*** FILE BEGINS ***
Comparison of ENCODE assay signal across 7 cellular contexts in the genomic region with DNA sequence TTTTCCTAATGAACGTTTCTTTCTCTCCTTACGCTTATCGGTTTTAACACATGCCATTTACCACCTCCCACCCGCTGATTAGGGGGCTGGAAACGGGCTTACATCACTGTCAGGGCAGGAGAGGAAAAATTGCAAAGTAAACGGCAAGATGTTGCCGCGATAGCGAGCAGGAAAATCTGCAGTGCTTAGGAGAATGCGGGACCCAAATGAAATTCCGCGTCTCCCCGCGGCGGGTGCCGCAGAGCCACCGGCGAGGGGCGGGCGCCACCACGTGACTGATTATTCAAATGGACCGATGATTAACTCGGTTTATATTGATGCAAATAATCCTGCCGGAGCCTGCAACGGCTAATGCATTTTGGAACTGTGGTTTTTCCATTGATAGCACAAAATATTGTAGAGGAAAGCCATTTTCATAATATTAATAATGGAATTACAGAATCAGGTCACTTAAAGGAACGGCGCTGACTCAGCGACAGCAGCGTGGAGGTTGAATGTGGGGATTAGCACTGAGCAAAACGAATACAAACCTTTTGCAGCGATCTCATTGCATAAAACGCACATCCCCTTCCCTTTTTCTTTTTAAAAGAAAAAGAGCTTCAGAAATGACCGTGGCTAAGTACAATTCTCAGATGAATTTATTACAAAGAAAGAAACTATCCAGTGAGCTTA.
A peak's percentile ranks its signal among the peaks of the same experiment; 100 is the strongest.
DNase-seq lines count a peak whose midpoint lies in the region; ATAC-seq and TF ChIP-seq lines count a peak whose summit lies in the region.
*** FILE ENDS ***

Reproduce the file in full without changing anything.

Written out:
Comparison of ENCODE assay signal across 7 cellular contexts in the genomic region with DNA sequence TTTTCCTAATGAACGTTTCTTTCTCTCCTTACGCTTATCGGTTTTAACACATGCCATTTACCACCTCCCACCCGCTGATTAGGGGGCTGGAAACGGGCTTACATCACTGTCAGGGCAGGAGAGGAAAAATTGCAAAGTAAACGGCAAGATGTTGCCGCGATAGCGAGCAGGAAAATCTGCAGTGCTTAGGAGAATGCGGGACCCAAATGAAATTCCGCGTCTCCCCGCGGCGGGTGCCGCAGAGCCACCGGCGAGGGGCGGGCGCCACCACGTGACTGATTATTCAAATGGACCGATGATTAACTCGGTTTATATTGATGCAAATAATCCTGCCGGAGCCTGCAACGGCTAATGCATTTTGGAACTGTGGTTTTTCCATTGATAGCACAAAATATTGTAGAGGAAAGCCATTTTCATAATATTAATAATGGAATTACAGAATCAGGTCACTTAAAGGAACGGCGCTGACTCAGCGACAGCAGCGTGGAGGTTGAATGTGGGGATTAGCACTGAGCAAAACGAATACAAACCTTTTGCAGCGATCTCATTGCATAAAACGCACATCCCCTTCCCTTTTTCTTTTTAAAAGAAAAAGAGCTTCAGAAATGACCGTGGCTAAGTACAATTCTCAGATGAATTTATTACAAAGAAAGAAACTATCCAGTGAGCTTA.
A peak's percentile ranks its signal among the peaks of the same experiment; 100 is the strongest.
DNase-seq lines count a peak whose midpoint lies in the region; ATAC-seq and TF ChIP-seq lines count a peak whose summit lies in the region.